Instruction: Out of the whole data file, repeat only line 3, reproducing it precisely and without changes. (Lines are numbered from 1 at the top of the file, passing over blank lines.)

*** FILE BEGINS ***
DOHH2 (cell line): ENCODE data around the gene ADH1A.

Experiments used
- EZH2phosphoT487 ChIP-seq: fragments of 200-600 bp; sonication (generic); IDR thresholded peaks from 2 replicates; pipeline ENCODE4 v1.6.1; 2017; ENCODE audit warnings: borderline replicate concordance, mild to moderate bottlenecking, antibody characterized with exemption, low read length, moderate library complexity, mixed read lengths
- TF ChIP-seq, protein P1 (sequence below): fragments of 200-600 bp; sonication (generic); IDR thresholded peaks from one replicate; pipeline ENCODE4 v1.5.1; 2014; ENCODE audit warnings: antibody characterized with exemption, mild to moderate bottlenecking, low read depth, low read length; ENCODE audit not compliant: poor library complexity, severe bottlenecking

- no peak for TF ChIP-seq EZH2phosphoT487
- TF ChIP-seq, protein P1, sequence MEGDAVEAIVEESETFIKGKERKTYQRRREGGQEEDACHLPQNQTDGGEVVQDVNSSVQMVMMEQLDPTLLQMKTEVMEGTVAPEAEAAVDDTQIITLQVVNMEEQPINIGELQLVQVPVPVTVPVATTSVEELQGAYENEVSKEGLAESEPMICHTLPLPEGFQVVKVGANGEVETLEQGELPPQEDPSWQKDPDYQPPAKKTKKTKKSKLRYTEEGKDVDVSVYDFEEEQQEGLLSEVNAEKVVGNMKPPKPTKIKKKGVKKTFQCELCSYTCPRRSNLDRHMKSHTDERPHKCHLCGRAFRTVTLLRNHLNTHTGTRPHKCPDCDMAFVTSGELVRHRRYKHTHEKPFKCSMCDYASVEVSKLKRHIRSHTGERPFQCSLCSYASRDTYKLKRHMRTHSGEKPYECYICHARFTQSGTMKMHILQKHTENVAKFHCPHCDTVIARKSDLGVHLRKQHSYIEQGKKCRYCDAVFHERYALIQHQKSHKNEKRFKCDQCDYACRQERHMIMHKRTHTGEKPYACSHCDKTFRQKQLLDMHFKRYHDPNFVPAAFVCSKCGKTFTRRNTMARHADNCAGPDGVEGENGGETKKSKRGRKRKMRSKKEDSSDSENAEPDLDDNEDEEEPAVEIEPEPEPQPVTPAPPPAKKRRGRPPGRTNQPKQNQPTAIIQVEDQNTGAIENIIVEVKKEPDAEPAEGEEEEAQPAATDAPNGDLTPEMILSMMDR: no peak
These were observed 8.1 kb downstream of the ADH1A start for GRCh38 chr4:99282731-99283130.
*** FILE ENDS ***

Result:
- EZH2phosphoT487 ChIP-seq: fragments of 200-600 bp; sonication (generic); IDR thresholded peaks from 2 replicates; pipeline ENCODE4 v1.6.1; 2017; ENCODE audit warnings: borderline replicate concordance, mild to moderate bottlenecking, antibody characterized with exemption, low read length, moderate library complexity, mixed read lengths